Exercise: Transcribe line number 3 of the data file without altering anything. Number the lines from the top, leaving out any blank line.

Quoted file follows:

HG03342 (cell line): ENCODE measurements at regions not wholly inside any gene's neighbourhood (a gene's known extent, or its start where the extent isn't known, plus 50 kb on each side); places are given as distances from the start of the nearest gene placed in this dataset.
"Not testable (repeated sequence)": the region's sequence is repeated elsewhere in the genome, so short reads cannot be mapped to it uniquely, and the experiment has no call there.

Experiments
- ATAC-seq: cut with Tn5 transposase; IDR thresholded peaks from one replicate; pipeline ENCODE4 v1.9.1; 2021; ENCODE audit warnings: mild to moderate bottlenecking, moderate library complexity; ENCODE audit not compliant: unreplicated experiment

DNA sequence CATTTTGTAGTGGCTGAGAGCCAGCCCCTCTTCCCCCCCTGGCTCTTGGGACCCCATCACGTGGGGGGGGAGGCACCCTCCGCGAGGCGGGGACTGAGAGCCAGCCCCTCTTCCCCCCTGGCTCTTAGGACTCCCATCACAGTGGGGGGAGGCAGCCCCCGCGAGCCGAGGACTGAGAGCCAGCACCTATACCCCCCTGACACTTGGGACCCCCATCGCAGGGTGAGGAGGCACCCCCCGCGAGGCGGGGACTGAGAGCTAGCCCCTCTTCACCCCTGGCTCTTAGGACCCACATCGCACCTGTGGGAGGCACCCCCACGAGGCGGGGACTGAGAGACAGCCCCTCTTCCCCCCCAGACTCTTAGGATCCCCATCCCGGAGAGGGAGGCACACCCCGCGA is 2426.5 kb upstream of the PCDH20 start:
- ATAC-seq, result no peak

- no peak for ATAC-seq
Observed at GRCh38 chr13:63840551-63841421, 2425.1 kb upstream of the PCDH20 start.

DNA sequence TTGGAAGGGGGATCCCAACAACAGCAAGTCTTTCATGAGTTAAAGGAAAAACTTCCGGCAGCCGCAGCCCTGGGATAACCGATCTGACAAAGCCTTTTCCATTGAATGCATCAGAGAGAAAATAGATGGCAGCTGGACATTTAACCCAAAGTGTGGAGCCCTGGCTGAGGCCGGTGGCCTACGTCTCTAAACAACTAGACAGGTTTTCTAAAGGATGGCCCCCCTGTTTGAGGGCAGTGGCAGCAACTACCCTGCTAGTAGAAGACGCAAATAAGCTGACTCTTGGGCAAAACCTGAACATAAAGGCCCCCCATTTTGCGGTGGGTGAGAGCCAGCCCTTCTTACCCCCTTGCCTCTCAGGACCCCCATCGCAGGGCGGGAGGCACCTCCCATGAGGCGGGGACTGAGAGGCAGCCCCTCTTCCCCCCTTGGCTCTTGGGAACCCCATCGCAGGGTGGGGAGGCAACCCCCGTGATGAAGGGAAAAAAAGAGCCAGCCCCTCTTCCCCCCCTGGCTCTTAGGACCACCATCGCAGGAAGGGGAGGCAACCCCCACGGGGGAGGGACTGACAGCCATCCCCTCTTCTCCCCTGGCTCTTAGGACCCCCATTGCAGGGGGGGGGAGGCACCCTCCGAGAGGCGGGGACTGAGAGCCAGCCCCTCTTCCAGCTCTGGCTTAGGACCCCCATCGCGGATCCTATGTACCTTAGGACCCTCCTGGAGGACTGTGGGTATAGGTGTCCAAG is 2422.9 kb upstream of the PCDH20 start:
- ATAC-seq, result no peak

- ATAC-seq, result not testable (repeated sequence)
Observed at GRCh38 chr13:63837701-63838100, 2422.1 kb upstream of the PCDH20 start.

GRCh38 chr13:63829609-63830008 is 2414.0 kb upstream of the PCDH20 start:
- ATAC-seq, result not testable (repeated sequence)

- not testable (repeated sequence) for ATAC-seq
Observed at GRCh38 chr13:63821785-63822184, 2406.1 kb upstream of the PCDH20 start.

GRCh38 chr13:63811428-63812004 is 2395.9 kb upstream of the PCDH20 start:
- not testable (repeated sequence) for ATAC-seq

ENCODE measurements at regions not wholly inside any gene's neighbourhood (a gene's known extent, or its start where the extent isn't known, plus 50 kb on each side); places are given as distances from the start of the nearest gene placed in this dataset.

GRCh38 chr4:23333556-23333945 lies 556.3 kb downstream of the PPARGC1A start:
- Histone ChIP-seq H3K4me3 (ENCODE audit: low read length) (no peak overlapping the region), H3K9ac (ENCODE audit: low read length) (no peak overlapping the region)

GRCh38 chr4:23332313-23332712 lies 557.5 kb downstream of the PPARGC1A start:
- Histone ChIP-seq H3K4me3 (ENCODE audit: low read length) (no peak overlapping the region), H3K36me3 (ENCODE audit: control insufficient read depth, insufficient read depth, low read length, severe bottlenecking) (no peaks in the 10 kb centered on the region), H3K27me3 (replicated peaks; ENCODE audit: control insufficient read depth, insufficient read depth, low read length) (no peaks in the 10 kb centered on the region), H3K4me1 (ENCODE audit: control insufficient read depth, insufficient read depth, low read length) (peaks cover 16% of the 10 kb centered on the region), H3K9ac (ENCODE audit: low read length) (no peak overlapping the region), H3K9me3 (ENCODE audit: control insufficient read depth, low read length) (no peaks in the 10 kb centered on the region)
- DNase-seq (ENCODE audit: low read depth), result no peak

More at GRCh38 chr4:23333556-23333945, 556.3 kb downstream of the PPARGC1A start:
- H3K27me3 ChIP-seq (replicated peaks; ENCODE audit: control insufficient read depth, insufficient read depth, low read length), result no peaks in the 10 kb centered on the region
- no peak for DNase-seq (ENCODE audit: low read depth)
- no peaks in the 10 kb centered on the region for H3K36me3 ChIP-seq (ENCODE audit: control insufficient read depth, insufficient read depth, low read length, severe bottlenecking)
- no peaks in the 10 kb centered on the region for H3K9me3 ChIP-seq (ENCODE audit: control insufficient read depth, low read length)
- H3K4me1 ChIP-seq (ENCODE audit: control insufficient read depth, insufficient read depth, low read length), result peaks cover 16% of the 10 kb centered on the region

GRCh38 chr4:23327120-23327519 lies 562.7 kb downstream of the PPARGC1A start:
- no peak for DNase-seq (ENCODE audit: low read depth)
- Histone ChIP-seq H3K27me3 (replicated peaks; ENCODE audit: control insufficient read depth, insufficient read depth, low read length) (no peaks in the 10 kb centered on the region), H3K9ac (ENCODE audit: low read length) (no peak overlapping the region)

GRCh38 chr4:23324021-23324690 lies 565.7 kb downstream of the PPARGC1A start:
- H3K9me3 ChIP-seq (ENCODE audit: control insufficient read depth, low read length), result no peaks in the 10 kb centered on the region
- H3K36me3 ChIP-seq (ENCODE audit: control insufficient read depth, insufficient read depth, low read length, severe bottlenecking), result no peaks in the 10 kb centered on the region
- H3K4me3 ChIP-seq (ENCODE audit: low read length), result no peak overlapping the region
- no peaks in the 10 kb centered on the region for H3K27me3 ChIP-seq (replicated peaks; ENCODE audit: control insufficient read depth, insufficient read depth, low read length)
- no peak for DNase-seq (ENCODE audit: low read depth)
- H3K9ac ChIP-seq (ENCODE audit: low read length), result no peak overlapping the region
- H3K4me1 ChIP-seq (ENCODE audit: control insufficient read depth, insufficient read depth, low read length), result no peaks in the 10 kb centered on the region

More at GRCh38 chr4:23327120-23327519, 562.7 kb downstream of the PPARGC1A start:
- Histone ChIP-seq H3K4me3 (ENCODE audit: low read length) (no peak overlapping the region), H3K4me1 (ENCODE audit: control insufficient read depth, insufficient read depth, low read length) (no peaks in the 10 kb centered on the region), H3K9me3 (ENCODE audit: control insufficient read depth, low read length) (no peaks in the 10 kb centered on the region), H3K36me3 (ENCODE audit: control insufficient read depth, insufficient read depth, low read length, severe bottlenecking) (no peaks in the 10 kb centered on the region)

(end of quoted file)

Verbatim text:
Experiments